Head Injuries, Depression & Suicide

Traumatic brain injury and chronic traumatic encephalopathy can have negative effects on mood

/ Author:  / Reviewed by: Robert Carlson, M.D

Concussions don’t have to knock a person out cold to cause brain damage. A couple of good tackles in a contact sport can cause damage that can affect a person’s ability to process emotions and information later in life. 

Even mild traumatic brain injuries (TBI) that show no signs of structural damage whatsoever, are no laughing matter; chronic traumatic encephalopathy (CTE) is a long-term result of one or more mild or moderate TBI.

Both neurological disruptions are causing depression, anxiety and increased risk of suicide in athletes and soldiers.

Implementation of prevention methods, better designs in helmets and greater awareness are all going to be necessary to lower the rates of these two very real problems.

Chronic Traumatic Encephalopathy & Traumatic Brain Injury

TBI can be mild, moderate or severe. Any non-topical head injury can be a TBI - from a light concussion to a bullet entering the brain. When a person experiences TBI, even mild TBI where they never lose consciousness, they are at risk for developing CTE in the future.

By definition of the Center for the Study of Traumatic Encephalopathy, CTE is defined as: “[A] progressive degenerative disease of the brain found in athletes (and others) with a history of repetitive brain trauma, including symptomatic concussions as well as asymptomatic subconcussive hits to the head.

This trauma triggers progressive degeneration of the brain tissue, including the build-up of an abnormal protein called tau. These changes in the brain can begin months, years, or even decades after the last brain trauma or end of active athletic involvement. The brain degeneration is associated with memory loss, confusion, impaired judgment, impulse control problems, aggression, depression, and eventually, progressive dementia.”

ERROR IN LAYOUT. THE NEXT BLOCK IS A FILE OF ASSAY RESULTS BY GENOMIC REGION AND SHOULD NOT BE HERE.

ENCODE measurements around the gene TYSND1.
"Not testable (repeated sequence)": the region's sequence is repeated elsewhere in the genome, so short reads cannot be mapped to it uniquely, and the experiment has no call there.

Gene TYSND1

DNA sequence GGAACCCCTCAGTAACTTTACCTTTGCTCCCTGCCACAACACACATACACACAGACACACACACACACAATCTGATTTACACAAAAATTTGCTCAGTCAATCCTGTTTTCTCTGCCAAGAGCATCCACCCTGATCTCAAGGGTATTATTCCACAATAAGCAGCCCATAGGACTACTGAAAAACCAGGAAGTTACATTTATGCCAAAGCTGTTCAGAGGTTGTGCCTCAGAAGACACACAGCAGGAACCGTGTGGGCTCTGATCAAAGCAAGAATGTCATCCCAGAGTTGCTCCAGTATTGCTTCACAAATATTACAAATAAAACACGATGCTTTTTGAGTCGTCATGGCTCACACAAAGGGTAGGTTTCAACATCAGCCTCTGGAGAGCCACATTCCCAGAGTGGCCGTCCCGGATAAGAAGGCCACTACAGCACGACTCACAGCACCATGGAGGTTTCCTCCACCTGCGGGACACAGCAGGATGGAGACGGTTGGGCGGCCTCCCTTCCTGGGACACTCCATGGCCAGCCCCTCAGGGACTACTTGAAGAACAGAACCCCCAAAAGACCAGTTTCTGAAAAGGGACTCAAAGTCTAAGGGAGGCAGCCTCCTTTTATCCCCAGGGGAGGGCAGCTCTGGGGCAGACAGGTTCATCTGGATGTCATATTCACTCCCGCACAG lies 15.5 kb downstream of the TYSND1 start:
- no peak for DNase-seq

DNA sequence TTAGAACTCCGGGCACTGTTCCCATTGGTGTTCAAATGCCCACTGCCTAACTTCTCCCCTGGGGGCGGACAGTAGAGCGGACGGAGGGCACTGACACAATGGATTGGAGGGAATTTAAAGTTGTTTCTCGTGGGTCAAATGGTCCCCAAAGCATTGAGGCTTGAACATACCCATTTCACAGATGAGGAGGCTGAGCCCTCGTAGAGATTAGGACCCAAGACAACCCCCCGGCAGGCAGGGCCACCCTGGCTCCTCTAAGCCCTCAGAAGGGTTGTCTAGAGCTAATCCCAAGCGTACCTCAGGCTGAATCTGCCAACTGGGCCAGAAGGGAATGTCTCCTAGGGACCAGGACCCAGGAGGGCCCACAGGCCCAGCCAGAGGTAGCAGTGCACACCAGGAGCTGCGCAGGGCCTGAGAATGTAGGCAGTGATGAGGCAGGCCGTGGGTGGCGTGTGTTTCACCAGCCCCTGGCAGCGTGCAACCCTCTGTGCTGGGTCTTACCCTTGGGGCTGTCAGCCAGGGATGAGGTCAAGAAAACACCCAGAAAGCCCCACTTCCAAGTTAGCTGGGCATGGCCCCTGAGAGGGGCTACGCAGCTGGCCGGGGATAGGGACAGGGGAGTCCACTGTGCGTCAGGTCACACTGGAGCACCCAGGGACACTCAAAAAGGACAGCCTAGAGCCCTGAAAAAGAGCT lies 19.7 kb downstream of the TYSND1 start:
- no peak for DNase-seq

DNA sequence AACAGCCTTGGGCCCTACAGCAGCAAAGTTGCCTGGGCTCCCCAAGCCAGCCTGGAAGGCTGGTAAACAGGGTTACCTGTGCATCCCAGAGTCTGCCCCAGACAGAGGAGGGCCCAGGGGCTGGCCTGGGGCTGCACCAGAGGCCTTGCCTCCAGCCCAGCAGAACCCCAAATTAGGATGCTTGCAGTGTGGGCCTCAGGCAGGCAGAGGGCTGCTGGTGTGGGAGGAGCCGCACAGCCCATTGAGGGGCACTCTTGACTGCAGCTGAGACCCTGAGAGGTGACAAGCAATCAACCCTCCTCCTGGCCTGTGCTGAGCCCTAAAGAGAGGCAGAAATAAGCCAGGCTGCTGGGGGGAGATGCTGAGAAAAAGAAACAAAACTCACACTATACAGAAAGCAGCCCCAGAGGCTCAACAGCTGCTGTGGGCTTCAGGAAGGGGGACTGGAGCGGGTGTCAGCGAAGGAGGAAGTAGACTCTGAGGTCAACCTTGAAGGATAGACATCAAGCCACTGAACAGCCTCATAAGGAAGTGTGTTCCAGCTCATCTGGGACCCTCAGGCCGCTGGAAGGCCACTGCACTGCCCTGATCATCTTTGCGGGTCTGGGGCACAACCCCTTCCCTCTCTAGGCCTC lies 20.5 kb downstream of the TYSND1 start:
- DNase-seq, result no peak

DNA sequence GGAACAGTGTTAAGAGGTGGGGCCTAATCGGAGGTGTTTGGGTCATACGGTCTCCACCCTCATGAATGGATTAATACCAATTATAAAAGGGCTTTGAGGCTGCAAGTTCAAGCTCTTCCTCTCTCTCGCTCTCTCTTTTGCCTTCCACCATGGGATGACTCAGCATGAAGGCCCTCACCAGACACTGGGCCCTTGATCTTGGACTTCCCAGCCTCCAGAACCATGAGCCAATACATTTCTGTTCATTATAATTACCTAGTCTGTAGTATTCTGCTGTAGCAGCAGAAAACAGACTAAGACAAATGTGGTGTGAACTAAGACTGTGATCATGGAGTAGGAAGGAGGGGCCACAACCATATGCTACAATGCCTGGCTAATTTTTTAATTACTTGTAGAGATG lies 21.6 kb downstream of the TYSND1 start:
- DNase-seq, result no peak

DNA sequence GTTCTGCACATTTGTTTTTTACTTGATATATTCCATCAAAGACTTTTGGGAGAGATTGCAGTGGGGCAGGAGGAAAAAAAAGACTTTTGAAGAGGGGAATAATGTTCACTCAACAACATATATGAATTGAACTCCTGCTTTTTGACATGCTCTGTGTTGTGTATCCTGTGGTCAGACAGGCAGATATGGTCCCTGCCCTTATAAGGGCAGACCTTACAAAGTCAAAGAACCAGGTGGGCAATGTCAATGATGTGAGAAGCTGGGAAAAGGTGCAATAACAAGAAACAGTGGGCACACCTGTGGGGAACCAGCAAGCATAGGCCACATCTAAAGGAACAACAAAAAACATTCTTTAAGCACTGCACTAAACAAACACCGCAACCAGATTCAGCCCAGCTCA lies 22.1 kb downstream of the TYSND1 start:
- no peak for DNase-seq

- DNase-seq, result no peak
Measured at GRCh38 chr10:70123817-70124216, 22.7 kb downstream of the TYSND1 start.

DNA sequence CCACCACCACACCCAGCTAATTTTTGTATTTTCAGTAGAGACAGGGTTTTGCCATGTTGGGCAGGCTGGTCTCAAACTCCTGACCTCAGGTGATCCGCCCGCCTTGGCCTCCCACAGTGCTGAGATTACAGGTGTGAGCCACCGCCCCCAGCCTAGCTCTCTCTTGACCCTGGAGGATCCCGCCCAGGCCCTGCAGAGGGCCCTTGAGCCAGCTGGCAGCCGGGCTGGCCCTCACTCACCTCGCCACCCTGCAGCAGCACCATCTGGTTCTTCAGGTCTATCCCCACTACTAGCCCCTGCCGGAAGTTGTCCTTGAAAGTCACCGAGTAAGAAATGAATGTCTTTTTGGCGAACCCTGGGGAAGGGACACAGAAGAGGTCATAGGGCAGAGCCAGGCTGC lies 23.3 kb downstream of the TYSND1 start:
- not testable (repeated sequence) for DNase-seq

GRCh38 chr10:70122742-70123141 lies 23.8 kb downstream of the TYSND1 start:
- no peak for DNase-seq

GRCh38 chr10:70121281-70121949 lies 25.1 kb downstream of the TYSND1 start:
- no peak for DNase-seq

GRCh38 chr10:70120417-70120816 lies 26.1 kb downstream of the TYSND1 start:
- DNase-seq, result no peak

According to a study led by Dr. Shaheen E. Lakhan, MD, PhD, from the Global Neuroscience Initiative Foundation somewhere between 100,000 and 300,000 concussions affect American football players every single year. Not all of them are even detected, as it is not necessary to ‘black out’ to have experienced a concussion.

A couple of ‘dings’ can contribute to the progressive neurodegenerative damage that may go completely unnoticed until several years later when the proteins build up and cause the symptoms discussed above.

Explosions in the Line of Duty

Military personnel exposed to blasts are showing evidence of CTE from TBI. Researchers from the Center for the Study of Traumatic Encephalopathy at the Boston University School of Medicine and in association with the Veterans Affairs Boston Healthcare System autopsied the brains of US military personnel to see how the incidence of improvised explosive devices (IED) damaged the brain tissue of soldiers. CTE can only be properly diagnosed via autopsy.

The presence of tau proteins is the definitive diagnostic evidence of CTE and can only be verified by dissecting the brain.

Dr. Lee Goldstein MD, PhD, and Dr. Ann McKee, co-authors of the study estimate that somewhere around 20 percent of the 2.3 million U.S. military personnel that have been deployed since 2001 have been exposed to an explosive blast great enough to cause TBI.

Doctors Goldstein and McKee autopsied blast-exposed military personnel along with football players and a professional wrestler, and included uninjured brains for comparison. The blast-exposed military personnel and the athletes all shared similar CTE pathology in their brains.

“Our results showed that the neuropathy from blast exposure, concussive injury, or both were virtually indistinguishable from those with a history of repeat concussive injury,” according to Dr. McKee.

This means that athletes playing full contact sports can have brains that look like that of soldiers who have been knocked down by an IED.

At the Montgomery Veterans Affairs Medical Center in Mississippi, Dr.’s Roy Reeves, DO, PhD, and Janet Laizer, MD, did a study on the TBI outcomes. In the study, they state that TBI in soldiers is actually increasing because of better body armor.